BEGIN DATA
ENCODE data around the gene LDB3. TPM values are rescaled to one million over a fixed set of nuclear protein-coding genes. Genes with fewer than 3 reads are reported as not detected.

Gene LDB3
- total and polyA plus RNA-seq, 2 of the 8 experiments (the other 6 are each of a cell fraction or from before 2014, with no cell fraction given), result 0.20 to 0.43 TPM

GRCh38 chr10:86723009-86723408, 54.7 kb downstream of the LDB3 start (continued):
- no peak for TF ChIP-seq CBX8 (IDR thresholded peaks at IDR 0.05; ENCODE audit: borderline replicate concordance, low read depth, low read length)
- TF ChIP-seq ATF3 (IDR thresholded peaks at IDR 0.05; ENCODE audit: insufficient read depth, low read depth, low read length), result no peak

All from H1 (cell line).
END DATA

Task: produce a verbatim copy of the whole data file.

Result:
ENCODE data around the gene LDB3. TPM values are rescaled to one million over a fixed set of nuclear protein-coding genes. Genes with fewer than 3 reads are reported as not detected.

Gene LDB3
- total and polyA plus RNA-seq, 2 of the 8 experiments (the other 6 are each of a cell fraction or from before 2014, with no cell fraction given), result 0.20 to 0.43 TPM

GRCh38 chr10:86723009-86723408, 54.7 kb downstream of the LDB3 start (continued):
- no peak for TF ChIP-seq CBX8 (IDR thresholded peaks at IDR 0.05; ENCODE audit: borderline replicate concordance, low read depth, low read length)
- TF ChIP-seq ATF3 (IDR thresholded peaks at IDR 0.05; ENCODE audit: insufficient read depth, low read depth, low read length), result no peak

All from H1 (cell line).